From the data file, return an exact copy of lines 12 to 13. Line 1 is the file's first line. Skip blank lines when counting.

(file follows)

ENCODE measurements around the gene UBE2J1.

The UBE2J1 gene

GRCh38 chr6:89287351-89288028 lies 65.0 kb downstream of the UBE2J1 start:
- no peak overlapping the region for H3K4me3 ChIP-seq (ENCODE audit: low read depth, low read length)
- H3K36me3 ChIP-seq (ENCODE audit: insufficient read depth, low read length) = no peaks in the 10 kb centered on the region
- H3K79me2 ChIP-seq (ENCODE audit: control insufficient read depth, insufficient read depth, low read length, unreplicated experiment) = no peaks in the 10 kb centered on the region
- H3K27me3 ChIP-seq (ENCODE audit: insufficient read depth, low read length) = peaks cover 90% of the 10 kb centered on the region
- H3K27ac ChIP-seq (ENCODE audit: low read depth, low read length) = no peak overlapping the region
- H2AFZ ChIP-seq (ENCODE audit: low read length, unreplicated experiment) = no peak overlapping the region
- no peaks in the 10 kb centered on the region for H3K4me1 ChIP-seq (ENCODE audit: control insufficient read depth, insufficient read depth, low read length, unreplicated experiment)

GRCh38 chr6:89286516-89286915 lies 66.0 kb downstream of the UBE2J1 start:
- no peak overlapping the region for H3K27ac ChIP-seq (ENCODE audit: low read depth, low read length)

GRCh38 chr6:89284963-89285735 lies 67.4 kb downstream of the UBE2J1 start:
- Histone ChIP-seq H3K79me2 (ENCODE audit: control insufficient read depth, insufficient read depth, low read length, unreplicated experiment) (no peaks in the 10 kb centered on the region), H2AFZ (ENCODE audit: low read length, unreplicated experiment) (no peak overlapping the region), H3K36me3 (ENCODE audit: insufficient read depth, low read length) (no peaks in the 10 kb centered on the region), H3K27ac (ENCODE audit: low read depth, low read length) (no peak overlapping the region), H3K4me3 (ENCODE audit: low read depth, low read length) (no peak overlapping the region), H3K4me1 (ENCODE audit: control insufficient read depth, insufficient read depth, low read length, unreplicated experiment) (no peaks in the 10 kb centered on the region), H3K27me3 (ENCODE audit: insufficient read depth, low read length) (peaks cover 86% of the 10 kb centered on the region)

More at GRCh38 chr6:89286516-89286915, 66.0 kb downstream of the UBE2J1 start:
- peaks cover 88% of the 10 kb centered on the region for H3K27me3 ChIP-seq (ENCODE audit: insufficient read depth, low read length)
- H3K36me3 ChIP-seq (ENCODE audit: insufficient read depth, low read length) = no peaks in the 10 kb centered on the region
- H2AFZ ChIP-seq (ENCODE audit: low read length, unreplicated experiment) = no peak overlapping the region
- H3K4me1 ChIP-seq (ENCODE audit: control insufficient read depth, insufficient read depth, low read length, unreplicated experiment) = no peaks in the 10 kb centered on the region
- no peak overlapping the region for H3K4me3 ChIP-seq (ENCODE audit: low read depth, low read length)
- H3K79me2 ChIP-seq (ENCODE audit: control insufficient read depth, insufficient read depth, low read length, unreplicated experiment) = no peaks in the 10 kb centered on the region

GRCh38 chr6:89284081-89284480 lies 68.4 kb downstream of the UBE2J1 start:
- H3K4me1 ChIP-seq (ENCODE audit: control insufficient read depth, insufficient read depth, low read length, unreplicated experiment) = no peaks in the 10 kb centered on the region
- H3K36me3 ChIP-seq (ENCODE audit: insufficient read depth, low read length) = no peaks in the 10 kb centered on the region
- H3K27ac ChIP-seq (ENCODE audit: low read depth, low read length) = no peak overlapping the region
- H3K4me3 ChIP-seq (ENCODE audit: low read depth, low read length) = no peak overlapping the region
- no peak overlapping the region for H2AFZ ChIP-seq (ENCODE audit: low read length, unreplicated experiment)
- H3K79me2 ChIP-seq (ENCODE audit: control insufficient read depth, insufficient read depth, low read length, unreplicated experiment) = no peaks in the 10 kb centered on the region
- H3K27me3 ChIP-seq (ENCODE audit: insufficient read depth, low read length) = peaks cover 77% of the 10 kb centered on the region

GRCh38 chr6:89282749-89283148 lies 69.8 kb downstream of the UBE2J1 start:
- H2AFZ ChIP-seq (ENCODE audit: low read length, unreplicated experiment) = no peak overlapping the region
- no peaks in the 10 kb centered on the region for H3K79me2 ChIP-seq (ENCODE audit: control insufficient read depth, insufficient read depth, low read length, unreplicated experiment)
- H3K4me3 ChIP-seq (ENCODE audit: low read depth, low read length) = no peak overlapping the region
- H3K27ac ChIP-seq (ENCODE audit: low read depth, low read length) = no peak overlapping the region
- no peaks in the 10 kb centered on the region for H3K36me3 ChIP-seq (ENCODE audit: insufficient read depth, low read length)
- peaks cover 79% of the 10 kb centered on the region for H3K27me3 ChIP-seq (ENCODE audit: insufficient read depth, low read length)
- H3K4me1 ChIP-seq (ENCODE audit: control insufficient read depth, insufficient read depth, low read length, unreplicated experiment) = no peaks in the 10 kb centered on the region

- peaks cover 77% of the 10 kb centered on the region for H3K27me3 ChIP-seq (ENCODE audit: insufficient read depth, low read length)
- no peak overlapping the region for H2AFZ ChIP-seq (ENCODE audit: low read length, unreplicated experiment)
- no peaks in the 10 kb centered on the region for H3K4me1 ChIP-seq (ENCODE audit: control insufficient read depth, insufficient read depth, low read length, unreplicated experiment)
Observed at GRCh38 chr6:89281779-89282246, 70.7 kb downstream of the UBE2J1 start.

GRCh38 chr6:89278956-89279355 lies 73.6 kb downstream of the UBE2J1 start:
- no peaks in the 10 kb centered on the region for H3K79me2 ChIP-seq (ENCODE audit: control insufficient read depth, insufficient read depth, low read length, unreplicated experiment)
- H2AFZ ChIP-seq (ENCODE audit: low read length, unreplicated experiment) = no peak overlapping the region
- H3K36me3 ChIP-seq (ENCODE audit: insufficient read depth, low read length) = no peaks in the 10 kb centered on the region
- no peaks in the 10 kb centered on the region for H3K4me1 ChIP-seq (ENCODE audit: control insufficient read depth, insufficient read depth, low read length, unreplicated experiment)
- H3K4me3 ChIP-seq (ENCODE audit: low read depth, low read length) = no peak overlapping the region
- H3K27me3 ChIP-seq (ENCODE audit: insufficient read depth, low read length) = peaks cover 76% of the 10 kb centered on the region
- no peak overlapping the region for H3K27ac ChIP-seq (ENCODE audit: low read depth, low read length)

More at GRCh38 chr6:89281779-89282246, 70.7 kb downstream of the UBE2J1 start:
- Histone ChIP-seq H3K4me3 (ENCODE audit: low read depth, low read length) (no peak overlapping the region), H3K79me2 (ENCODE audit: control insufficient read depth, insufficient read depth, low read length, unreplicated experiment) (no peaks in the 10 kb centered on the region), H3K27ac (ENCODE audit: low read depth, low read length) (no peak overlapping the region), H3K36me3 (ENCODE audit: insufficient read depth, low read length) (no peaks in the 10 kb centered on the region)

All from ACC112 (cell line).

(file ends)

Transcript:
- no peak overlapping the region for H3K27ac ChIP-seq (ENCODE audit: low read depth, low read length)

GRCh38 chr6:89284963-89285735 lies 67.4 kb downstream of the UBE2J1 start: